If you’re going to be leaving your house with your guitar, you need a good case or gig bag. There are exceptions, like Michael Bloomfield, who famously showed up at the sessions for Bob Dylan’s Highway 61 Revisited album with his unprotected guitar over his shoulder, dripping wet from the afternoon rain. Then he simply dried the instrument, plugged it in and rained brilliance all over the tracks.
Bloomfield was also notorious for leaving his guitars at his gigs and in his car’s trunk for weeks at a time. Assuming you’re going to be more cautious, here is some advice about how to protect your beloved six-strings.
There are three means of protecting your guitars for travel: gig bags, hard shell cases and flight cases. For a simple gig across town, a jam or light travel — where your guitar doesn’t have to hold its own against a van or truck full of shifting gear — a gig bag should suffice. While a gig bag won’t protect against major impact, it will keep your guitar out of the elements and cushioned from scrapes and light bangs.
A few things to look for on gig bags are high quality metal zippers, which will last longer, and comfortably thick padding about a quarter-inch on the sides and front and thicker around the guitar’s heel and headstock. Most gig bags also have pockets in front, which will do double duty by protecting the face of the guitar inside. Usually gig bags are made of several materials, with polyester and nylon leading the pack. Nylon is a bit lighter, but poly bags generally offer more protection due to their stiffness. Regardless of material, be sure to get a bag that is waterproof. Some manufacturers make leather gig bags, which are highly durable and, in return, pricier.
All decent gig bags have a handle, for case-like carrying, and straps, for backpack style transport. Make sure the stitching is secure all around. I once had a gig bag’s backpack strap let go, sending the neck of the guitar inside crashing to the sidewalk. Luckily, it was a bolt on model and suffered no damage a costly repair couldn’t correct.
Eventually a gig bag will begin to collect dirt and dust inside. It can be wiped down with a clean, damp cloth and returned to service without a hitch. Another note: choose a gig bag that fits the instrument you are trying to protect as snugly as possible. Wiggle room makes any impact far worse. If you’re shopping for a bag or case of any kind at a music retailer, always bring the instrument you’re aiming to protect.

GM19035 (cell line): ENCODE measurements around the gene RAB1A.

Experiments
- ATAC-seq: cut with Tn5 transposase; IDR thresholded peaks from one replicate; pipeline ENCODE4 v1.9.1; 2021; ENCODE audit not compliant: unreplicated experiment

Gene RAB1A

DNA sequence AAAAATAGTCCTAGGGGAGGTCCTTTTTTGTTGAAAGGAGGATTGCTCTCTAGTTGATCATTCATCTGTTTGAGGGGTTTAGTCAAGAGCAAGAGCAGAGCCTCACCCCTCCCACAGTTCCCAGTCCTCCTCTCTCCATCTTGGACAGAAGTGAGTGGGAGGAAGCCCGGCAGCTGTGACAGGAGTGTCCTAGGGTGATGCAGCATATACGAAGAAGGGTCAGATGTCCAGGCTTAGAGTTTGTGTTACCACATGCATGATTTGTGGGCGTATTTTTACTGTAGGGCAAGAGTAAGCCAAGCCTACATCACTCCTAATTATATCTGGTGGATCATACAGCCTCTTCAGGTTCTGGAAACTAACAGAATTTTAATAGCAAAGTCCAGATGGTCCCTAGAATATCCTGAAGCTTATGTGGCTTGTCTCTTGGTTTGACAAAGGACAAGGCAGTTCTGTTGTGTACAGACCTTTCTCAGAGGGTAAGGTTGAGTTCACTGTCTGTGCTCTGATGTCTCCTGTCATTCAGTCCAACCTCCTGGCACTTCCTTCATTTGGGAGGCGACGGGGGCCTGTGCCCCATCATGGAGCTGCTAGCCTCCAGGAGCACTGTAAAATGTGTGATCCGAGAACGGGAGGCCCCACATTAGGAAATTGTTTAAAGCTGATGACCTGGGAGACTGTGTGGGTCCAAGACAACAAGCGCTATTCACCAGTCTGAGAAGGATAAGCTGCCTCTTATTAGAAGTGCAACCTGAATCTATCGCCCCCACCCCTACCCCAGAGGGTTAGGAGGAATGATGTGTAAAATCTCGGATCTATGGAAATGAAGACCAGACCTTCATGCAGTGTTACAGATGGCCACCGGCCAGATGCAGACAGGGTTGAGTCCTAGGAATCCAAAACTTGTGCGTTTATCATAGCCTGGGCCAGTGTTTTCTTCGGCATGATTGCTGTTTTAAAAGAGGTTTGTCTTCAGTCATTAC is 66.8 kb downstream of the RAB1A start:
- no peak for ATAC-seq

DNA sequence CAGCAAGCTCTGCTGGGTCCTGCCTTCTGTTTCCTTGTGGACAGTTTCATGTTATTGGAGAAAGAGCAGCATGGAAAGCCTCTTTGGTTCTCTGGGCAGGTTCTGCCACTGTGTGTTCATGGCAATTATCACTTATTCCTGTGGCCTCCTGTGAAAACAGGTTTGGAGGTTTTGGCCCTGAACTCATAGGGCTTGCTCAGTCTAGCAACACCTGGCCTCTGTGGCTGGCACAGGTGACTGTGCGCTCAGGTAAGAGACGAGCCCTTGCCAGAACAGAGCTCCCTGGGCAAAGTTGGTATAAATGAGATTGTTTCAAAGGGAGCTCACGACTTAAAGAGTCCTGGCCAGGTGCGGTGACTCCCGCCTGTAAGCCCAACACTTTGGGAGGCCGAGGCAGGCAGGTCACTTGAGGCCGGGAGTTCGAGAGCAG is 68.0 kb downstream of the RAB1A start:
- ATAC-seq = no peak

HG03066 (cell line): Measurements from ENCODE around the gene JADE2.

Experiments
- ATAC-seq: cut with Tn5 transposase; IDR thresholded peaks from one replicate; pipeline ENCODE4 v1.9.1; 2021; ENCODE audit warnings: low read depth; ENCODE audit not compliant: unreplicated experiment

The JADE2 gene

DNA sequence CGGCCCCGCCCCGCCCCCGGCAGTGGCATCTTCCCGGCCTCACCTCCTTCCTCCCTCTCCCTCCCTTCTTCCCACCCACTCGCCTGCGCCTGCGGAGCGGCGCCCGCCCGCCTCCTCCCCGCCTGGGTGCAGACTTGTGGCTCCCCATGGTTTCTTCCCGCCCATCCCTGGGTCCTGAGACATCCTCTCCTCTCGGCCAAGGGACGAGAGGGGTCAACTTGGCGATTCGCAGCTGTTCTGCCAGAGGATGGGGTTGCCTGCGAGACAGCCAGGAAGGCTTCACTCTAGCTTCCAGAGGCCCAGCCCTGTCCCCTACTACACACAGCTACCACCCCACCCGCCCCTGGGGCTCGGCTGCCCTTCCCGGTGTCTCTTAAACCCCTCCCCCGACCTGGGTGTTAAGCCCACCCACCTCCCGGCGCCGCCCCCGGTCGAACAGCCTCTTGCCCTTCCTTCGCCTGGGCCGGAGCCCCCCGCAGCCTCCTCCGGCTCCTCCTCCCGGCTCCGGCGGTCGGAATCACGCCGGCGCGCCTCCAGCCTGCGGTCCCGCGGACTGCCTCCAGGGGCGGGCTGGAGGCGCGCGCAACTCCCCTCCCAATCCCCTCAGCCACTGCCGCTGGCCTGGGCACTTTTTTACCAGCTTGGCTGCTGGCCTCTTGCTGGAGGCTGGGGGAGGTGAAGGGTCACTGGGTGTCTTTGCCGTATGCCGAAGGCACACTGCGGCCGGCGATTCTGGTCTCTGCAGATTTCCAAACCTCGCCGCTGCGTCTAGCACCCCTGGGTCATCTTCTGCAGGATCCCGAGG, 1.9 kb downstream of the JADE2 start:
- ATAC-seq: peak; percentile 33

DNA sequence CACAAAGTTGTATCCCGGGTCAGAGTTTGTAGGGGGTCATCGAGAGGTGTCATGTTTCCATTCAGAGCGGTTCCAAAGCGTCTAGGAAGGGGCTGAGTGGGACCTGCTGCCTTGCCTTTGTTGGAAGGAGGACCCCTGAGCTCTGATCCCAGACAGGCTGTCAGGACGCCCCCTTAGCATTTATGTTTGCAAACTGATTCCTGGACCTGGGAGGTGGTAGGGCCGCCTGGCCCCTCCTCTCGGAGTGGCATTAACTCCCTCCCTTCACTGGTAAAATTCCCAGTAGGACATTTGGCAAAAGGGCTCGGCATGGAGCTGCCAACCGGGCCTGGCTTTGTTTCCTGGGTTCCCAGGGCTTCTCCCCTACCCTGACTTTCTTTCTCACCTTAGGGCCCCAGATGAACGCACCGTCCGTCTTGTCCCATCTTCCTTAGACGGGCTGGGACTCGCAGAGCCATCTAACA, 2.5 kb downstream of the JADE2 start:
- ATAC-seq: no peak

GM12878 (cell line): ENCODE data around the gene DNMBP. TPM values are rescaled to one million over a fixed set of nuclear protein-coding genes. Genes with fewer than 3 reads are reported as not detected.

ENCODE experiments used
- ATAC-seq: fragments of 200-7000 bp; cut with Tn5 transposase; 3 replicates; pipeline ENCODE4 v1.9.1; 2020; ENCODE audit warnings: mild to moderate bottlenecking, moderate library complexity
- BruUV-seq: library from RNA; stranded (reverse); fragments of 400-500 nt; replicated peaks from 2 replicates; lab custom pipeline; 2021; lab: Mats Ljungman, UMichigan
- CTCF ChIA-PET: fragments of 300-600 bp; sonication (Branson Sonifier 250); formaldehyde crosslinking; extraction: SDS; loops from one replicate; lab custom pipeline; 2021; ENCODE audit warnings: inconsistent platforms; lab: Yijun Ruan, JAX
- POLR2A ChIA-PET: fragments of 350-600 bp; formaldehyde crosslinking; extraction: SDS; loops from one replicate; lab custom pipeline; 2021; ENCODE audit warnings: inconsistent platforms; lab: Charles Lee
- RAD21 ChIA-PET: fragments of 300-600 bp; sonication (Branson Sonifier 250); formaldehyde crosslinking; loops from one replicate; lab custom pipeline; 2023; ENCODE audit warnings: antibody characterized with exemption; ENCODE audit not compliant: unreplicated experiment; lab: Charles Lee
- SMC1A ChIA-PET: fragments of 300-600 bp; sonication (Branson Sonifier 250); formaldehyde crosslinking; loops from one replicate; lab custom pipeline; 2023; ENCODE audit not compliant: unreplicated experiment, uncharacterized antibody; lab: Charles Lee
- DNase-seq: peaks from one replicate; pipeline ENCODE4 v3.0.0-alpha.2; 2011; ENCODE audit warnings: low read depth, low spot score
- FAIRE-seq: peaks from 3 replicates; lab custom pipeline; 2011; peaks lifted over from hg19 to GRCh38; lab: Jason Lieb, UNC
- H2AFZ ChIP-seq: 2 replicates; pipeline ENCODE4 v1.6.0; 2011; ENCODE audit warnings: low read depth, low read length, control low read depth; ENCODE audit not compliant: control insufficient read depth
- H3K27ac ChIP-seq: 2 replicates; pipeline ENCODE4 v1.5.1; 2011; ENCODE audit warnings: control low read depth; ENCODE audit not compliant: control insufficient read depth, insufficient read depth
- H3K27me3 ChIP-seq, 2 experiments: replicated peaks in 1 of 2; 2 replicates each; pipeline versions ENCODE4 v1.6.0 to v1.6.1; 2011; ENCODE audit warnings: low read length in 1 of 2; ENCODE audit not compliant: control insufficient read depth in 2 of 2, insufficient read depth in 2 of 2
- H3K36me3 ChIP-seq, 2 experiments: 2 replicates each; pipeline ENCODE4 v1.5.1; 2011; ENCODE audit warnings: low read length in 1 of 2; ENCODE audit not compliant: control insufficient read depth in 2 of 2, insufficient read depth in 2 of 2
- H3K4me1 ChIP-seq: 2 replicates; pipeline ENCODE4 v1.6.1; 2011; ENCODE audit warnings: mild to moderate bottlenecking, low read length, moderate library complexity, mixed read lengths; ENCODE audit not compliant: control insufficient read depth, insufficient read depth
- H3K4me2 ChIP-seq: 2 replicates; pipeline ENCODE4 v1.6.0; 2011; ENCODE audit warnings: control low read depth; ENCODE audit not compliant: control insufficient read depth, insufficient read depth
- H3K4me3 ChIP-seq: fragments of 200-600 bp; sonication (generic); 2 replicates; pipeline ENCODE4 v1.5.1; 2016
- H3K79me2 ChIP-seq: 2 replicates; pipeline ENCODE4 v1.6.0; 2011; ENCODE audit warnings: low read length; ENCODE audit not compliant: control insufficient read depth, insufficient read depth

Hard shell cases are the tried-and-true method of guitar storage and travel protection, since at least the turn of the previous century. Once made exclusively of wood with a fabric coating, they have evolved considerable since the days of Robert Johnson, Wes Montgomery and Freddie King.
Today’s hard shell cases are either wood, plastic and metal hardware construction or plastic and metal hardware. Both typically have plush linings and storage pockets for picks, strings, capos, straps and whatever. Often the exterior of wood framed cases has a leather or tweed style finish. Brand-name cases are a good option. Nothing cradles a Gibson Les Paul, SG, Explorer, L-5 CES or whatever quite like the case built for it.
Wood shelled cases should not flex when pressed on. Do NOT buy a wood shelled case that gives under hand pressure. These will not sufficiently protect your guitar at a gig or in a vehicle with other gear. The same applies for plastic — more specifically, molded polyethylene — cases. If they have give, they are not what a serious guitar owner needs.
One advantage of OEM cases is that they fit the guitars they were made for perfectly. High quality replacement cases do, too. Regardless of its origin, the case you buy should fit your guitar securely — without head to tail or face to backside give. The neck of your guitar should also be firmly supported and held in place. There should be no angling and no room for that neck to move when the case is closed. Also, a case that is too fat for the body of a guitar will not support the neck properly and can trigger breakage. Be sure guitars fit flat and securely in their cases.
A good hard shell case will protect a guitar from the perils of the road. Once, while playing a punk club, the dancing got so intense during the opener’s set that a few rude-boy slammers decided it would be cool to stand on top of one of my guitars in its polyethylene case before diving back into the pit. The hinges and metal trim of the case popped, but the guitar was untouched inside. Compared to that, the pressures of being jostled in the storage section of a jam-paced van or being packed in the same with minimal care are negligible.
Fiberglass hard shell cases are also available — mostly for acoustic guitars. They are lightweight and durable, and cost only a bit more than polyethylene cases.
The most secure way to carry your guitar is in a flight case, but the weight and cost of most flight cases make this prohibitive unless, of course, you’re actually flying and checking your guitar as baggage. The traditional flight case is made of heavy wood and steel construction and costs $250 and up, compared to a bit more than $100 for a standard hard shell case. There’s a new generation of plastic molded flight cases that meet military specs – a higher level of protection than required by the Air Transportation Association. They are comparably priced to wood-and-steel; they are also waterproof and much lighter. The same rules apply: you want a tight fit with no wiggle room and walls that don’t flex under the touch. Although most ground crews have the sense to handle instruments accordingly, I’ve seen them cases tossed like duffle bags, so a loose fit can be disastrous.
Check out Gibson’s collection of high quality cases here.